The three characteristics of MOs bound the total variance of the dependent variable at the upper level of the regression model. However, the results are not quite robust if we compare the second and third models in terms of the size and significance of their coefficients. In a third model, we added network characteristics. We were able to show that network characteristics were mainly unimportant when it came to the relevance of network ties, except for the share of welfare organizations: the higher the share of welfare organizations, the lower the relevance level across all network ties. (Note that it is not the number but the share of welfare organizations that is important here. In general, while higher numbers make MOs less dependent on single network partners, there seems to be no plausible explanation as to why higher shares of welfare organizations go along with a lower relevance of network ties.)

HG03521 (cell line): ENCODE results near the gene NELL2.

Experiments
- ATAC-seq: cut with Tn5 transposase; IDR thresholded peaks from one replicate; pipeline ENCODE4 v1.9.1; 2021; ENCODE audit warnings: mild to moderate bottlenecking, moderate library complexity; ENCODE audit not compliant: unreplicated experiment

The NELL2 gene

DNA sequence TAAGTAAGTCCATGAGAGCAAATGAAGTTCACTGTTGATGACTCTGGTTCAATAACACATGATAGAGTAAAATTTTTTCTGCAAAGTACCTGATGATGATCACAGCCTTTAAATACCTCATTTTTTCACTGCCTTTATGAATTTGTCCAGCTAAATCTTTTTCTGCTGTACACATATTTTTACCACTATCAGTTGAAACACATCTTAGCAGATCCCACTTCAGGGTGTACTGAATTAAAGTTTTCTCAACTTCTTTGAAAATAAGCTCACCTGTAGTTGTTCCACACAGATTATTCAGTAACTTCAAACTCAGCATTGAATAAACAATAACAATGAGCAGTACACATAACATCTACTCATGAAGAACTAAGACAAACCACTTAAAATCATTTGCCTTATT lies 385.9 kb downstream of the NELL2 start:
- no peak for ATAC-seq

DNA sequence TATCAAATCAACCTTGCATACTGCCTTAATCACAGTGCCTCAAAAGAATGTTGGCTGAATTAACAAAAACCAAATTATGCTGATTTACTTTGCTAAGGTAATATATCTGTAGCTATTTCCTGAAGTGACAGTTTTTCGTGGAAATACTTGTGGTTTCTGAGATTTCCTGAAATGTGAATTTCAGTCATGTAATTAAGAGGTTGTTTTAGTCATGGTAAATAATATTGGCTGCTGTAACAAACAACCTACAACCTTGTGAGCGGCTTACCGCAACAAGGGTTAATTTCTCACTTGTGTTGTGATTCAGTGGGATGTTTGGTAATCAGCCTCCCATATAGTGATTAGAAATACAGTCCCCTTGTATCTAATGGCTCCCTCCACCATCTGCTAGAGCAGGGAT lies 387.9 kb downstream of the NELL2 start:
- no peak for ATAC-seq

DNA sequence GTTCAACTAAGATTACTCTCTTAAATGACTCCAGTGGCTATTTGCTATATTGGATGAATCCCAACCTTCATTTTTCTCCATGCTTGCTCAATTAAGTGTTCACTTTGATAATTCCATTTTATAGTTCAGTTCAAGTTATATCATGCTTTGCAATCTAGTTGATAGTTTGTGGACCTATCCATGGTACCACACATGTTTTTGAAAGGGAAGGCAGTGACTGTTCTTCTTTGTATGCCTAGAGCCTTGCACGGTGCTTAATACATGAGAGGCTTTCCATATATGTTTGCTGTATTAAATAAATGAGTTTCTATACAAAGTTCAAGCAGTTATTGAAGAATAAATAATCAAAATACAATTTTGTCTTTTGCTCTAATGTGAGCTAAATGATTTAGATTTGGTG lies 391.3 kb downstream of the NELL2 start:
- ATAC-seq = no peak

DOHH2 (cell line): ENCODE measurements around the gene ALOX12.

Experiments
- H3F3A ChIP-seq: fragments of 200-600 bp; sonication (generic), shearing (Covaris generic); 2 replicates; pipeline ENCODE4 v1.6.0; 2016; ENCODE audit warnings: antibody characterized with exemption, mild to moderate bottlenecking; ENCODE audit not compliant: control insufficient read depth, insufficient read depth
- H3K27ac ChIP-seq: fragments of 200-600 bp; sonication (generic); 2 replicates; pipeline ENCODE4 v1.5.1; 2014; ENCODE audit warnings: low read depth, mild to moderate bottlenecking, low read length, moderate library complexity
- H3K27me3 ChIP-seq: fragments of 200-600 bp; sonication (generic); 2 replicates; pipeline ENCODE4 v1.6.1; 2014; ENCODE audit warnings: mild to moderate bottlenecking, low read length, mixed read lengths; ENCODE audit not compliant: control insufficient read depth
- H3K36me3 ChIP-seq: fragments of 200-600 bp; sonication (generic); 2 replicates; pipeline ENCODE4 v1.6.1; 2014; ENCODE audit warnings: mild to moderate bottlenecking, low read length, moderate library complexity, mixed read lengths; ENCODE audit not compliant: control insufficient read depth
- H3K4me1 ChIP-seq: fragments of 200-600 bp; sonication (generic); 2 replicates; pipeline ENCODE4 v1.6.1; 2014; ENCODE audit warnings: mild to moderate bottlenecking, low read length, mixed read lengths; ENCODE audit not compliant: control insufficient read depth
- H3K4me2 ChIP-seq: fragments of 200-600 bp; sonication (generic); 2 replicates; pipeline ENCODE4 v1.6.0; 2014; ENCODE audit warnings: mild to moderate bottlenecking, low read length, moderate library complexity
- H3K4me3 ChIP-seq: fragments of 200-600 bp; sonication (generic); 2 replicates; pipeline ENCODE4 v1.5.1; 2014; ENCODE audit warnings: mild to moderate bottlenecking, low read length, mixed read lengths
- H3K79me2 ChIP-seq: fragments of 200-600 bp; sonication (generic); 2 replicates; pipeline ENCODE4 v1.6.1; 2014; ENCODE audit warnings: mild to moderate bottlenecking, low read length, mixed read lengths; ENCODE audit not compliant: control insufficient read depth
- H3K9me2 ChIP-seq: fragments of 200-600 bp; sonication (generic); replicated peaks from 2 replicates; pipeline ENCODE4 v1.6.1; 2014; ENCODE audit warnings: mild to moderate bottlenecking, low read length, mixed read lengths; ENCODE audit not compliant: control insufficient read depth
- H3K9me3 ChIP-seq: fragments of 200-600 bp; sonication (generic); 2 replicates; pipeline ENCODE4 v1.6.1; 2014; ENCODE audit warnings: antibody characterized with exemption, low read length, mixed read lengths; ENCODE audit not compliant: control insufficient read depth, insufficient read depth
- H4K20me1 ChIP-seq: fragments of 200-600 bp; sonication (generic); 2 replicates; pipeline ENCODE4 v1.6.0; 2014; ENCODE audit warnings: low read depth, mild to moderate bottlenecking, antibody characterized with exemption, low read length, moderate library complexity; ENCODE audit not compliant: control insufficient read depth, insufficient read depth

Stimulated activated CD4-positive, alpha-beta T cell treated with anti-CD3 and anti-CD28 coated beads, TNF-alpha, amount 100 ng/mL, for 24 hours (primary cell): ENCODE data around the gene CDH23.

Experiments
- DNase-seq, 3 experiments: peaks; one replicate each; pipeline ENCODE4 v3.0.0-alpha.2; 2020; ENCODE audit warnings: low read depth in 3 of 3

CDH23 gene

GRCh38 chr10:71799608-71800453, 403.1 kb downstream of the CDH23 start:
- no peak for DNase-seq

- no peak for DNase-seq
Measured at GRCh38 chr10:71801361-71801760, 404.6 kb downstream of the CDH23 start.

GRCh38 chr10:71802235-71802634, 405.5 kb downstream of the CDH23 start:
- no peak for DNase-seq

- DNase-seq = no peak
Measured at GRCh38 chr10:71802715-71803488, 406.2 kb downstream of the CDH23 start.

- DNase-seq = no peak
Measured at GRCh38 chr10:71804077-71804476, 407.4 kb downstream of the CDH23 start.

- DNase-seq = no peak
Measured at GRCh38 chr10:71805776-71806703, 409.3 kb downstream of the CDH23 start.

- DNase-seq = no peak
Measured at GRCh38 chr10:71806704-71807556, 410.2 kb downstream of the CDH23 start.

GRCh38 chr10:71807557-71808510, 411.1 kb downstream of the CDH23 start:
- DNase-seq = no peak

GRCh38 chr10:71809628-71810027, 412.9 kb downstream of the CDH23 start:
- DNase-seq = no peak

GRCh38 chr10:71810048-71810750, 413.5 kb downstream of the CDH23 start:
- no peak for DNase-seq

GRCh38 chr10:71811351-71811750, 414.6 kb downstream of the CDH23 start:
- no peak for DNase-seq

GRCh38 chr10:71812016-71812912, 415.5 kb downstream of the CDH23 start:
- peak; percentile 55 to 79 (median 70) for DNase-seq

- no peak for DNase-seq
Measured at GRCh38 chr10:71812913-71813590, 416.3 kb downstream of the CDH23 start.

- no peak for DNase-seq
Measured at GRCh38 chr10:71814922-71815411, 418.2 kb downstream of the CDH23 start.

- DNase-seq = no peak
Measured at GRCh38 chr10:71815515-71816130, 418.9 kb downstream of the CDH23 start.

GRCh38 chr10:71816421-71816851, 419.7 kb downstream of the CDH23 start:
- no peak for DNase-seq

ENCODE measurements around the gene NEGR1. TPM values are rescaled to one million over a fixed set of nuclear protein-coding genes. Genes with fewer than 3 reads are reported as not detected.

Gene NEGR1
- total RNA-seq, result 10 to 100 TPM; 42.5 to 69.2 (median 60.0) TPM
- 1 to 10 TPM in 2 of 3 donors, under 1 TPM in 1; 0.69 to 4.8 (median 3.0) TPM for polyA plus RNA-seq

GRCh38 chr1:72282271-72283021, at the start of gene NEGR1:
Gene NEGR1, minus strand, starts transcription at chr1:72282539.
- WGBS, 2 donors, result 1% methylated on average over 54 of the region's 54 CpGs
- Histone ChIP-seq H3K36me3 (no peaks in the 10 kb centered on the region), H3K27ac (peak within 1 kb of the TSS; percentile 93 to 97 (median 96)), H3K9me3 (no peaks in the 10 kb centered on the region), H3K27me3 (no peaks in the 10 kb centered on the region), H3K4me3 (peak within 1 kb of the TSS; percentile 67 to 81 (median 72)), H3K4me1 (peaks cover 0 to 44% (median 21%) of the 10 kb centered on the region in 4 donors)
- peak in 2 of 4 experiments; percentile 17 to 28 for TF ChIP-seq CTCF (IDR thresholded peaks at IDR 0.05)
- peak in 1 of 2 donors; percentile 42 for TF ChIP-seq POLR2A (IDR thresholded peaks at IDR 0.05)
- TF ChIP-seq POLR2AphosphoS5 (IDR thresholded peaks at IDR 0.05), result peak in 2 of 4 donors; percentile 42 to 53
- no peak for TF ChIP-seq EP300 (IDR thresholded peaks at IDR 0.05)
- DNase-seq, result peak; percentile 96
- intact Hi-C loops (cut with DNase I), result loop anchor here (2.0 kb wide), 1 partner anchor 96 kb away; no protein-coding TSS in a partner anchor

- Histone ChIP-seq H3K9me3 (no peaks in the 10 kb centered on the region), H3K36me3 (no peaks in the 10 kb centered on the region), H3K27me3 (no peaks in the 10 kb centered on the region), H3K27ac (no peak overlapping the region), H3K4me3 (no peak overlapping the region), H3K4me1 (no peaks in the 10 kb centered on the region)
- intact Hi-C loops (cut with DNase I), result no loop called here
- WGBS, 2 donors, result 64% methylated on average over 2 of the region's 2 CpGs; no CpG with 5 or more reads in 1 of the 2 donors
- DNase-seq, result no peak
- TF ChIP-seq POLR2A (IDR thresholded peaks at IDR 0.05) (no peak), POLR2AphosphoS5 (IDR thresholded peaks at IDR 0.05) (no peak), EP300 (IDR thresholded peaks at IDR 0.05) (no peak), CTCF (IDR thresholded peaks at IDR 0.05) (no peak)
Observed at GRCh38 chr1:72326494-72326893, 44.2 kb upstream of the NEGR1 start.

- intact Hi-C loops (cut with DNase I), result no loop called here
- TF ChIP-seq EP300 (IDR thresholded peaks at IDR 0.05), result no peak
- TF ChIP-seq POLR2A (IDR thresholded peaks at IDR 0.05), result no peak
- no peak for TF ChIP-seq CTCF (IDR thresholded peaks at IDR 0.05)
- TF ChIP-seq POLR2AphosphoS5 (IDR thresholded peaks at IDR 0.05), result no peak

Figure 2 shows the coefficients of the multilevel regression model, with the characteristics of network partners and the MO as well as characteristics of the networks. The most relevant effects came from the characteristics of network partners. Effects were strongest when governmental institutions and network partners operated on a transnational basis; while the former are the most relevant network partners, the latter are the least relevant partner organizations. However, the characteristics of MOs and their networks are irrelevant when it comes to the importance of network partners because the effect sizes of all the characteristics are close to zero. The small database of 319 network partners of 15 MOs means that the confidence intervals were quite large, especially for dummy variables. Thus, the results are not robust.

4.3. Two Case Studies